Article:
Interestingly, BearingPoint is one of the institutions strongly propagating telcos' new ‘platform’ future. Based on research into the trend, the firm found that “companies adopting digital platform-based business models grow at twice the rate of those that don’t, simply because this allows them to generate value from their partner ecosystems.” This led Angus Ward, a partner at BearingPoint, to describe partner ecosystems as “the closest thing to a silver bullet we’ve seen in the telecoms industry in years.” 

“The telecom sector needs to restructure and refocus its business to be successful…The influence of digital platforms cannot be ignored. The strategic value of a digital platform is to harness the service offerings from a diverse supplier base, and then to use shared orchestration, monetisation and administration tools to offer new service bundles.” 

“Wayra is where the market is heading,” concluded Hamidian, who has been at the helm of BearingPoint since June last year when he succeeded Peter Mockler.

Related: Six technology and digital trends for telecom operators.

Acompany granted license for GEMagination methodology

18 April 2019

The Creative Problem Solving Group, a US professional services firm specialised in research and innovation, has provided Belgium-based Acompany a European license for GEMagination, one of the firm’s proprietary methodologies. Using GEMagination, Acompany will help its clients improve their consumer insight and market research endeavours.

Founded in 2017, Acompany supports its clients with innovation and transformation in the digital realm. “We guide companies from A-Z so they can maximise the return on their digital investments,” said David Geuens, the company’s founder. Acompany’s offerings centre around three propositions; innovation design, implementation and coaching. “We help with inventing digital innovations and provide support all the way through the implementation of the ideas and guiding the internal changes of our customers.”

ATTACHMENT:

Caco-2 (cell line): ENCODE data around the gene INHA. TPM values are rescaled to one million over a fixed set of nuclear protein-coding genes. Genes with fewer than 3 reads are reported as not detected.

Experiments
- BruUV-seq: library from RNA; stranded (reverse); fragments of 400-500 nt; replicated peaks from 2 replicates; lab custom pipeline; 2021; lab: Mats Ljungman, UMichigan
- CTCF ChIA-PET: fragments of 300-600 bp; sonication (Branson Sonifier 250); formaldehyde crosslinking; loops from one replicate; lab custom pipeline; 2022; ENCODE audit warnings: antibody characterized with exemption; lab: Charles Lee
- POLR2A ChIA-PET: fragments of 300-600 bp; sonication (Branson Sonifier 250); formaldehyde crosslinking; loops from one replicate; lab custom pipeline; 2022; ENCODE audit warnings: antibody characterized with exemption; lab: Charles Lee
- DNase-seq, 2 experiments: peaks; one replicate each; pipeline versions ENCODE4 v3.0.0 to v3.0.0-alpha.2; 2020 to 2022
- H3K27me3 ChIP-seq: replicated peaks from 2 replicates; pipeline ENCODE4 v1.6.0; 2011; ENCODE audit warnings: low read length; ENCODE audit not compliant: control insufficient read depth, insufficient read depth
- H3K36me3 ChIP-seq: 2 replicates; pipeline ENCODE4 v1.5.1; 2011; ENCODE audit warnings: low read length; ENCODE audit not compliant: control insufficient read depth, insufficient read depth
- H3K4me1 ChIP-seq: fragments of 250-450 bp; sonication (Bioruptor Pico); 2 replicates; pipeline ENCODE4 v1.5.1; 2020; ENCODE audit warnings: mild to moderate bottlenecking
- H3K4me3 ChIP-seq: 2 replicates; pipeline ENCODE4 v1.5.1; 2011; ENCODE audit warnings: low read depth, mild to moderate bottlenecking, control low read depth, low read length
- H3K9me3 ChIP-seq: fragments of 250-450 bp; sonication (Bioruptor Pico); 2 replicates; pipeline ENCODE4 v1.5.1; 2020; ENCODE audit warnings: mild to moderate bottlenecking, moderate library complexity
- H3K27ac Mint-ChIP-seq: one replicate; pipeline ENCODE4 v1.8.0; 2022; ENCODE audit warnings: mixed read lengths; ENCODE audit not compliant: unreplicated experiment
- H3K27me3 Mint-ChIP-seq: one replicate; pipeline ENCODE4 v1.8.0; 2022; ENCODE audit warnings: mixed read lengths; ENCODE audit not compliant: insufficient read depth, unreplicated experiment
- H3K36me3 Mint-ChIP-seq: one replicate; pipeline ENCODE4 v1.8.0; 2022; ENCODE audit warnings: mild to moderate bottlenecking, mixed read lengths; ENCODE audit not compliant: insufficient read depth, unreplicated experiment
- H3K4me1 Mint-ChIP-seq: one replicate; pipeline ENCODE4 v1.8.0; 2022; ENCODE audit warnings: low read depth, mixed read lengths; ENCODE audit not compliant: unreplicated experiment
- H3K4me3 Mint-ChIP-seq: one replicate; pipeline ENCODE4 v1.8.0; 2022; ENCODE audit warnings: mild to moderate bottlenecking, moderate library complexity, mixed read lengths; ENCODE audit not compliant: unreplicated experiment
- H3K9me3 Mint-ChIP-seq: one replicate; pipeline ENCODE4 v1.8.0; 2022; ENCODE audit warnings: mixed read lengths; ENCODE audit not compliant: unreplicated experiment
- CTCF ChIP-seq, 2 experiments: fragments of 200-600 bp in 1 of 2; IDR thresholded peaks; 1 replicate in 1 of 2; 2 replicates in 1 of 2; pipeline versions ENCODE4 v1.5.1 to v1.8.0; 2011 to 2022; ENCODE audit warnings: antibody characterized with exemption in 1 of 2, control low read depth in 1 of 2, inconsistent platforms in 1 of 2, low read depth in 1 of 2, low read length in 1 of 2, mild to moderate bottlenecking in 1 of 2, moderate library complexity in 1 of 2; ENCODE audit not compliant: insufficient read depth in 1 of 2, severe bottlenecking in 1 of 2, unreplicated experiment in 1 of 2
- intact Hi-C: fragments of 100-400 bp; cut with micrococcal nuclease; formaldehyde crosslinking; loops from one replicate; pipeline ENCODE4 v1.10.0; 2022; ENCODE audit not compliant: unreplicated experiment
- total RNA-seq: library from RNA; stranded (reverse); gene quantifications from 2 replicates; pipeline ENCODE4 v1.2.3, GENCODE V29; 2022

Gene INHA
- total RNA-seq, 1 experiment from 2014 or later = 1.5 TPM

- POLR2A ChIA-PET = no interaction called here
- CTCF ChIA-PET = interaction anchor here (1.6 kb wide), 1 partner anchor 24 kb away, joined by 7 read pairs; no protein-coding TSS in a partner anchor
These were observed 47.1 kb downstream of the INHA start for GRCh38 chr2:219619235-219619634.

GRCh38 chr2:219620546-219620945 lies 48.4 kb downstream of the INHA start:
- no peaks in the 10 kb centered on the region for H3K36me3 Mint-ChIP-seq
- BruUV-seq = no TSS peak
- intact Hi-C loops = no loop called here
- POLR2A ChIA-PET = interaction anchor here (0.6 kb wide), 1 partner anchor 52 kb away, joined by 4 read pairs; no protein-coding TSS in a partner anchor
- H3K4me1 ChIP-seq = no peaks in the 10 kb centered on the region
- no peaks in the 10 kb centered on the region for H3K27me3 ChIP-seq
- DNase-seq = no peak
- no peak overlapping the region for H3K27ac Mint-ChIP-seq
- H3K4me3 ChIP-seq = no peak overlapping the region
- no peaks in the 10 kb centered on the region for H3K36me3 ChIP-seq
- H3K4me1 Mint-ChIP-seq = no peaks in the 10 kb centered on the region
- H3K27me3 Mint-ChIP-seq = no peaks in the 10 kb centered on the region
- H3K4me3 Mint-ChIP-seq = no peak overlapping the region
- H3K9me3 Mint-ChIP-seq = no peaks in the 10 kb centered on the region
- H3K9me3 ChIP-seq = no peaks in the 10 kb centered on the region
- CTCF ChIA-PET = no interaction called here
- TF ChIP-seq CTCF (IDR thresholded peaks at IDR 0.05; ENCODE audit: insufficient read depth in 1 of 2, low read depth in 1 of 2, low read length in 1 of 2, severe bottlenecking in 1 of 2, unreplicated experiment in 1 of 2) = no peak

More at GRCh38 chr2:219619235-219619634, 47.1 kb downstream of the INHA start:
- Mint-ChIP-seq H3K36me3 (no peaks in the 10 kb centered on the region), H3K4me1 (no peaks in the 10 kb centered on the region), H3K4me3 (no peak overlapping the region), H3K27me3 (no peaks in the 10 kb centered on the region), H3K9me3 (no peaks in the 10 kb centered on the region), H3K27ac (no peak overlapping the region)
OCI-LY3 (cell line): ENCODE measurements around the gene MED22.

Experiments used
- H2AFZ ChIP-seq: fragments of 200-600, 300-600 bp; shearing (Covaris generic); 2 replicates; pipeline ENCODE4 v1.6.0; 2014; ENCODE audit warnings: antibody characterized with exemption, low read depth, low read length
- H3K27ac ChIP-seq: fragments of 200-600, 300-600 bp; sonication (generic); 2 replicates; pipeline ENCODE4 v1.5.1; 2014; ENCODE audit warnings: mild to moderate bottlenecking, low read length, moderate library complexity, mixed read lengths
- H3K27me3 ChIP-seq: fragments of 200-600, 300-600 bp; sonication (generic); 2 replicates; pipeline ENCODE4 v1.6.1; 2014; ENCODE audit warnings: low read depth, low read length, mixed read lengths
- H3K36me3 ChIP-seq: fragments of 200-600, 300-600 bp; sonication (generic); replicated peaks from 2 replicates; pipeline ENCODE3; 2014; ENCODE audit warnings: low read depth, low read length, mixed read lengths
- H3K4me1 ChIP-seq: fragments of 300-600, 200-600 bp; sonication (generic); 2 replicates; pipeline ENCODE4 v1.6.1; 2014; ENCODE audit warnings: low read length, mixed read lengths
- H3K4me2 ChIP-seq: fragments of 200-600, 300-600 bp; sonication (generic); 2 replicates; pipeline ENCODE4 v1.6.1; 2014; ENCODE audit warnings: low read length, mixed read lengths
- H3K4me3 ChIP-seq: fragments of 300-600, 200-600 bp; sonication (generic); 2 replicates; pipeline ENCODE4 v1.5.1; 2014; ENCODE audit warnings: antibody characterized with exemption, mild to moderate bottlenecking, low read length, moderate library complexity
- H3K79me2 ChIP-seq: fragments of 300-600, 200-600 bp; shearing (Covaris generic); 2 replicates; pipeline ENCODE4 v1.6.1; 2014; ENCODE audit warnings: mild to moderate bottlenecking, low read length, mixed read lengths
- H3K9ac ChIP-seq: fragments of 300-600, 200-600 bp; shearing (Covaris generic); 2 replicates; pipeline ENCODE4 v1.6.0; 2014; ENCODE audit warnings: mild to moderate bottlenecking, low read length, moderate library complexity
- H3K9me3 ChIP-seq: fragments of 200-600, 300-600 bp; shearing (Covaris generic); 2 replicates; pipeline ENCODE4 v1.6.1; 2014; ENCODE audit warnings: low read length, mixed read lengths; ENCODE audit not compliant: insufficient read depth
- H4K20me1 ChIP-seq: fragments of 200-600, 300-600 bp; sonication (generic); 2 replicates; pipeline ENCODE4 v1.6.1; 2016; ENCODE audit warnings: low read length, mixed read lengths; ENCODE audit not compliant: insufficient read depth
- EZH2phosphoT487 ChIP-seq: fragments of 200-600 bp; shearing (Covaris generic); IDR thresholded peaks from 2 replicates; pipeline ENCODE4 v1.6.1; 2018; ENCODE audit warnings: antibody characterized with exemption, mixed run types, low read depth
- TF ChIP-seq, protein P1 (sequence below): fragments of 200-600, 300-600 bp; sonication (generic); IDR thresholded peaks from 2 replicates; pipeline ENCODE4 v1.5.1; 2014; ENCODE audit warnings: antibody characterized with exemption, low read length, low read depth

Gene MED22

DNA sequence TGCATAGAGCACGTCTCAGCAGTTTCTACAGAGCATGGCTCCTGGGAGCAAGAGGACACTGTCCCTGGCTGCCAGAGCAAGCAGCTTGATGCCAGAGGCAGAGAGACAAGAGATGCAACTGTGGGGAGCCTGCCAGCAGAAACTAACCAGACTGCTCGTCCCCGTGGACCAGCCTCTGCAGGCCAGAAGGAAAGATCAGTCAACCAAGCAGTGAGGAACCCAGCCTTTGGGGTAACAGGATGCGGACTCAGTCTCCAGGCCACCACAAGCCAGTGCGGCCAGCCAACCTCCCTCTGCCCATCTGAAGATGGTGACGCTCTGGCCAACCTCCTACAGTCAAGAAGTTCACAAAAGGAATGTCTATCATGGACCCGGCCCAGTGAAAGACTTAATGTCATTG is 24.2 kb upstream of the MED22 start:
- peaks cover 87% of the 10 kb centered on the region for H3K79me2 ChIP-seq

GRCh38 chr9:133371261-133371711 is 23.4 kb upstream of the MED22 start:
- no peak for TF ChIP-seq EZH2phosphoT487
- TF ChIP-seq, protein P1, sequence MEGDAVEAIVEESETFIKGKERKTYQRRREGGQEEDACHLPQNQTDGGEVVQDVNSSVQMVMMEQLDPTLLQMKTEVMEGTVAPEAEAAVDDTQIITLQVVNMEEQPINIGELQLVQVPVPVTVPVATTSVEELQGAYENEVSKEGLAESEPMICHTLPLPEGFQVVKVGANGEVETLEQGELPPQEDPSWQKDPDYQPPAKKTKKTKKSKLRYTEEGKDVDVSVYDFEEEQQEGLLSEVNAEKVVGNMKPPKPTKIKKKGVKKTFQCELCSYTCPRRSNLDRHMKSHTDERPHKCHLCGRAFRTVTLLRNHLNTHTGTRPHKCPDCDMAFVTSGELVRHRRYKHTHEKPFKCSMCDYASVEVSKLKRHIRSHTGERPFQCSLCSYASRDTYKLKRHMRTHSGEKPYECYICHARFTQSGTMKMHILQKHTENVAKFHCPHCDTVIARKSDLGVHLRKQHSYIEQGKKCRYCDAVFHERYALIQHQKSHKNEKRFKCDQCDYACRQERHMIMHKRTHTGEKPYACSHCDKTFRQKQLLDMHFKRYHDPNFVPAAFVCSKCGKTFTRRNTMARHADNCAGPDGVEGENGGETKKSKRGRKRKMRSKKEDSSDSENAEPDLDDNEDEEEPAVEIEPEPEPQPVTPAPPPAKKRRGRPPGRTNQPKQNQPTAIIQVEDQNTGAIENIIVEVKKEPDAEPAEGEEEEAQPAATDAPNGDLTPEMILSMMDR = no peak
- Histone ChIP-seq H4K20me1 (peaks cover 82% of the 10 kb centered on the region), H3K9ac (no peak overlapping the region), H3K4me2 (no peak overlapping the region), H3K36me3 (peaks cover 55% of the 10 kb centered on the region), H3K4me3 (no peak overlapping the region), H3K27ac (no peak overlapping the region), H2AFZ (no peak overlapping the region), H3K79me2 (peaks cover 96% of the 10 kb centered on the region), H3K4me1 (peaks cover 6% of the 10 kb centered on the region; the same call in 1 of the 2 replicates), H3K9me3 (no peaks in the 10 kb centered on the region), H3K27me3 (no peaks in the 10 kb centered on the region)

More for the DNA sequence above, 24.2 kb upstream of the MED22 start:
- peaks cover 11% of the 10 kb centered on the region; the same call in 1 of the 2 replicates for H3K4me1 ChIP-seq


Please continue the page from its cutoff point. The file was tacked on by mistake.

In the field of innovation, one of the most pressing challenges is gaining accurate insight in the needs of customers. Leveraging insights gained from market research, (assumed) market needs are defined, which then feeds into new product and service development (NPD). The better this is done in the early stages of innovation, the more likely it is that innovations down the line match user demands and succeed. According to one estimate, products/services that match consumers’ needs are on average 75% more commercially viable.Acompany granted license for GEMagination methodologyGEMagination is according to The Creative Problem Solving Group (CPSB) an approach that helps companies improve the way they walk through the innovation identification process. “It is a unique research method which finds out what consumers really want in a stage where they can’t describe it themselves. This leads to increased chances of success for innovation,” said Scott Isaksen, chief executive of CPSB. 

“Product concepts that are closely aligned with consumer needs in the fuzzy front end of innovation translate to increased bottom line profitability for the new product, as well as for the entire business.” 

The methodology, which has been applied by companies such as Apple and large banks, differentiates itself through its starting point for deducing innovation requirements. “Other research methods start with insights that are already known by the consumers, which in most cases isn’t a real breakthrough or it’s based on a trend, which is non-durable. The GEMagination method on the other hand starts with the unknown and unarticulated needs of the consumer. The advantages of this method are self-explanatory: marketing departments can launch concepts in line with the needs of the market and with a proposition based on the voice of the consumer.” 

Acompany’s founder Geuens is delighted the vote of confidence by The Creative Problem Solving Group. As part of the partnership, the Hasselt-based innovation consultancy will be able to apply the approach for its clients, as well as coach them on using the methodology independently. “We are very happy to be able to add the approach to our services.”

Isaksen added that it was an obvious choice to give the European license to Acompany, because “David has been part of multiple GEMagination projects and has helped with the development of the method. Therefore, I feel confident that the method is in the right hands.”

According to a recent study by RevelX, innovation capabilities at Dutch companies need an upgrade to fend off disruption.